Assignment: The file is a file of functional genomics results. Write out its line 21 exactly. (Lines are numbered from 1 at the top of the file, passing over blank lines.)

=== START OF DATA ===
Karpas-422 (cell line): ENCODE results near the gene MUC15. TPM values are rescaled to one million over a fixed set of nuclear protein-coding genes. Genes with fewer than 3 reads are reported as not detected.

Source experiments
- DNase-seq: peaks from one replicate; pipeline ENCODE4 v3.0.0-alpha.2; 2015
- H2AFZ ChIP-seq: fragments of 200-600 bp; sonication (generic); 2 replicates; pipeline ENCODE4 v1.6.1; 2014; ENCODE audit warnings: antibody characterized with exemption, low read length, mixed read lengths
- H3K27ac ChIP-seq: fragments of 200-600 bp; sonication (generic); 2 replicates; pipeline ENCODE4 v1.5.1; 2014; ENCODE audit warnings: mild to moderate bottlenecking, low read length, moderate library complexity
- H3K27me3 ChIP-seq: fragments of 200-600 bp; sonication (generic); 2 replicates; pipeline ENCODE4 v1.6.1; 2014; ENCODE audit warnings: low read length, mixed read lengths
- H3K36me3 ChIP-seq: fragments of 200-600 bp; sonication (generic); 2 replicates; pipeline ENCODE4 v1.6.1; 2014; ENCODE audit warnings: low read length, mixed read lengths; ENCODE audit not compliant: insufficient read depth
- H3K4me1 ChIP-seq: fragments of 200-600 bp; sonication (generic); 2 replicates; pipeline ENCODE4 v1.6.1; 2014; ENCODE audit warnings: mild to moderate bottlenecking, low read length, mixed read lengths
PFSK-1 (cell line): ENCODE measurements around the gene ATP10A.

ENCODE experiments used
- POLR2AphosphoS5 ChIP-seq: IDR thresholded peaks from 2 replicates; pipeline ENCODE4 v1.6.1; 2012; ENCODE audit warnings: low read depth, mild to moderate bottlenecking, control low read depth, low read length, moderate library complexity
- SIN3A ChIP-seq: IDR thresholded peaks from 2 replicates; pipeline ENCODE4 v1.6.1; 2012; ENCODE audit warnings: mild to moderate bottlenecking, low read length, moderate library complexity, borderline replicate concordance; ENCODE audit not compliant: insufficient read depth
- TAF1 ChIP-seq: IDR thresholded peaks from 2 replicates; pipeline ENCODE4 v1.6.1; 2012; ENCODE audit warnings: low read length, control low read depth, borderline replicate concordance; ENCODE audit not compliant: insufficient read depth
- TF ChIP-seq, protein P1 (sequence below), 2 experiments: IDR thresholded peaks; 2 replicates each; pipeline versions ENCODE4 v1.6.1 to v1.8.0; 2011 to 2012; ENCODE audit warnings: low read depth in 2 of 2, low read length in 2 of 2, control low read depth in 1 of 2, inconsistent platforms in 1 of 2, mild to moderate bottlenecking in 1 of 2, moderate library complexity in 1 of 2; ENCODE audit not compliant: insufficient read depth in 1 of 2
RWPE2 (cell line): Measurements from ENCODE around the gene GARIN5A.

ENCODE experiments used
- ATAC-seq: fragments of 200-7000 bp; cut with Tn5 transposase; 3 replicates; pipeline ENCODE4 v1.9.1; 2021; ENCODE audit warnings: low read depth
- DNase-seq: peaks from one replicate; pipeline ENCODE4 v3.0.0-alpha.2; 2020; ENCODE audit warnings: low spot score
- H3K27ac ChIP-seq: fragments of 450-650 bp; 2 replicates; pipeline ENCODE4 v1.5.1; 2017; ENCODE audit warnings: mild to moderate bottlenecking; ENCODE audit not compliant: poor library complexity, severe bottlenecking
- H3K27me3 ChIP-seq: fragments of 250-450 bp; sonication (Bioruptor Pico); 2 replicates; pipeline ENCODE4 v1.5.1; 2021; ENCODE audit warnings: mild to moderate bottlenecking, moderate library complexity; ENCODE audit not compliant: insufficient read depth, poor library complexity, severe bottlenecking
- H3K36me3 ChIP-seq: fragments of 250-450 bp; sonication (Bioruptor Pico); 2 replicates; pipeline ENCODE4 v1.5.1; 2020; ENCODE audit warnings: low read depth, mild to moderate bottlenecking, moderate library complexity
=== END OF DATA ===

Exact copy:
- H3K36me3 ChIP-seq: fragments of 250-450 bp; sonication (Bioruptor Pico); 2 replicates; pipeline ENCODE4 v1.5.1; 2020; ENCODE audit warnings: low read depth, mild to moderate bottlenecking, moderate library complexity